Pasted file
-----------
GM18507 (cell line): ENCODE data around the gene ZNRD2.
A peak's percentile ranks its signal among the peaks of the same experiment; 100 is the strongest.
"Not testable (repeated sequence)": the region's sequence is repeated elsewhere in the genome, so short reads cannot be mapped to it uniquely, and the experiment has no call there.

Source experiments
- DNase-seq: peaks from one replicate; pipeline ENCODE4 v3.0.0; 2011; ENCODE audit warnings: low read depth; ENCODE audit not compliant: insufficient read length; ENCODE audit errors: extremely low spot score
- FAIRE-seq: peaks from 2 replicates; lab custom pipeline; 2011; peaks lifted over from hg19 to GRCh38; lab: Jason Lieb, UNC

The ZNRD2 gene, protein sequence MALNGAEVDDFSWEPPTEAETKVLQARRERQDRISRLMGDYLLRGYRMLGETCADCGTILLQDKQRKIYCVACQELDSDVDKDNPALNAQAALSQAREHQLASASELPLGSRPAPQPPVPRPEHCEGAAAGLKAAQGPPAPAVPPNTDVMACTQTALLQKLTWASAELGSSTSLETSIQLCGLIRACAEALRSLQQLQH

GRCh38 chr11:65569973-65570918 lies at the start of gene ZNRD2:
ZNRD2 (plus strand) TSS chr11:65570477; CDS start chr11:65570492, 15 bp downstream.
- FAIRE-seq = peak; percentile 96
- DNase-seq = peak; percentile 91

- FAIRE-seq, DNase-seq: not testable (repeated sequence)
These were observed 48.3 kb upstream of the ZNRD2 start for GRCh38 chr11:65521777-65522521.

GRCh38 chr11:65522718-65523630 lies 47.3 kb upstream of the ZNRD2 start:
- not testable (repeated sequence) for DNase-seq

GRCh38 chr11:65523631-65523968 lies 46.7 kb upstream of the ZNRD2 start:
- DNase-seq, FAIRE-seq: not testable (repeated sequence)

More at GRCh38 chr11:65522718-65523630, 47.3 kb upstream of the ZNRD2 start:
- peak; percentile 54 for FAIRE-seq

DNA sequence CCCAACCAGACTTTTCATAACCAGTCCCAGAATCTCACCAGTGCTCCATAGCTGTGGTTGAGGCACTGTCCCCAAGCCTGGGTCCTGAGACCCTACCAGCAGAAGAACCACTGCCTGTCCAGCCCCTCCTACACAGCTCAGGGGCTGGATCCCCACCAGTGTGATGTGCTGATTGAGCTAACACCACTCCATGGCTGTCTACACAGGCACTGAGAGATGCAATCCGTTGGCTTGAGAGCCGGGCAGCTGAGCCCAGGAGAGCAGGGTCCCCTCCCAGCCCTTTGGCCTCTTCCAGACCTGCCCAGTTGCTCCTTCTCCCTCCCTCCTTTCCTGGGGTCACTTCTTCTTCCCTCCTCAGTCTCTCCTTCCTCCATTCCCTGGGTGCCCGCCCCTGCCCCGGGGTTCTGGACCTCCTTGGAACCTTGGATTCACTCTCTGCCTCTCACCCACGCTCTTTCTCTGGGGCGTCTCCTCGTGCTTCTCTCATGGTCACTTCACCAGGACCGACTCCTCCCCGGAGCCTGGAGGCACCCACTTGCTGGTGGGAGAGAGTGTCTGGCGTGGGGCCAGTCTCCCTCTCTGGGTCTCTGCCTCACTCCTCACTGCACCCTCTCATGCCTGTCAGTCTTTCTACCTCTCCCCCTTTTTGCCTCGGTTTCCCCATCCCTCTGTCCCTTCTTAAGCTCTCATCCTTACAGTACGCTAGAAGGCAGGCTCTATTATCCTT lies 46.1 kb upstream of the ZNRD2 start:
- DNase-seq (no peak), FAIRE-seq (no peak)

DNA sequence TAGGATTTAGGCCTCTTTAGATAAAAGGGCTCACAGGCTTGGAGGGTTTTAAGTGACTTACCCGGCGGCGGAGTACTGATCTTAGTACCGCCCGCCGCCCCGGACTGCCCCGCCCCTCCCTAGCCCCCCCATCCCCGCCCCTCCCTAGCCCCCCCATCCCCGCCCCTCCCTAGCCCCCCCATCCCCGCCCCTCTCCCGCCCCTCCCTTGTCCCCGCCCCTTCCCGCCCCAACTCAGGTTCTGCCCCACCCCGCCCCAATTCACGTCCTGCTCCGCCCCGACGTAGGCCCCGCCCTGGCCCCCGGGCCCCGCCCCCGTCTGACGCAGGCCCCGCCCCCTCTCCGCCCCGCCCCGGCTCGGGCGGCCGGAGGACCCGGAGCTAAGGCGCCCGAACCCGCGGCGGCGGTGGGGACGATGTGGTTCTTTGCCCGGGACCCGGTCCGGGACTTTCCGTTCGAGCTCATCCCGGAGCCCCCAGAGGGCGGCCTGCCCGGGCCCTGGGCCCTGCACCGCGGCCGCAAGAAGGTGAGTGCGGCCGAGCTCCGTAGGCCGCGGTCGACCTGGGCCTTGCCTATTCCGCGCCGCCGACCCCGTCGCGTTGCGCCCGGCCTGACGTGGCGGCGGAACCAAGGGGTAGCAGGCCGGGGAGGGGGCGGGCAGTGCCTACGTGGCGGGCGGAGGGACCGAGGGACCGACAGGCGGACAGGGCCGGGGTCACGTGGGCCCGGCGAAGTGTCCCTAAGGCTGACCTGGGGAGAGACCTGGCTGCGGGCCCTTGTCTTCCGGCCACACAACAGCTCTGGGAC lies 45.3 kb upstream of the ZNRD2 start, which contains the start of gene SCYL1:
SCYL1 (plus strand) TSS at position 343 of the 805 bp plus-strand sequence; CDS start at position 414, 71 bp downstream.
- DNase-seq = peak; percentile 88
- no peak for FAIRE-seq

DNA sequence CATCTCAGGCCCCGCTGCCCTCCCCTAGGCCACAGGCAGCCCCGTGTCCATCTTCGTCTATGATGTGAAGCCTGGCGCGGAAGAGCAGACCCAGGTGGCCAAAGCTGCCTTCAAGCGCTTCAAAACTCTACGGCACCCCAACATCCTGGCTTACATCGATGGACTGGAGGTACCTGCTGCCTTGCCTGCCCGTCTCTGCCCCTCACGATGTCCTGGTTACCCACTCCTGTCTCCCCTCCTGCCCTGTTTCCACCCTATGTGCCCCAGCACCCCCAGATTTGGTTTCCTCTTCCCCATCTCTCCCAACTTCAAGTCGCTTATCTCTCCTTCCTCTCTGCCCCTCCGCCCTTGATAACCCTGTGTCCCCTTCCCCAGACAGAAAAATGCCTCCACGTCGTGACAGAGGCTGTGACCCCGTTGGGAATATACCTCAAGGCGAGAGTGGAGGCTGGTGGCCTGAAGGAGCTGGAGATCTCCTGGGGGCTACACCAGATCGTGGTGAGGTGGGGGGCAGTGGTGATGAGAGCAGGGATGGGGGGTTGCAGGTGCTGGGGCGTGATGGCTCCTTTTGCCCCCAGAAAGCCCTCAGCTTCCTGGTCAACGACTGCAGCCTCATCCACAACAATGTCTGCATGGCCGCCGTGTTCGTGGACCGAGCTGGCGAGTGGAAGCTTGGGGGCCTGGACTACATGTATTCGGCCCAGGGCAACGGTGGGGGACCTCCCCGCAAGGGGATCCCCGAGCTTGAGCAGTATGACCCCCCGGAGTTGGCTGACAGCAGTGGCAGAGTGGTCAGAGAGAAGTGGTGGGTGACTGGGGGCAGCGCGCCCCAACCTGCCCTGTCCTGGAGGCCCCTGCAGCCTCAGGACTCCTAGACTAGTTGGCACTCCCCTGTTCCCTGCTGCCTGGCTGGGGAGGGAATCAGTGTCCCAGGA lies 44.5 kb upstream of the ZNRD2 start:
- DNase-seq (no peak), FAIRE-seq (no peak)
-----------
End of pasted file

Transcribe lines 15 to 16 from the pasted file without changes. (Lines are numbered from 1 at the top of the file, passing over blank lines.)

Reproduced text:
- not testable (repeated sequence) for DNase-seq

GRCh38 chr11:65523631-65523968 lies 46.7 kb upstream of the ZNRD2 start: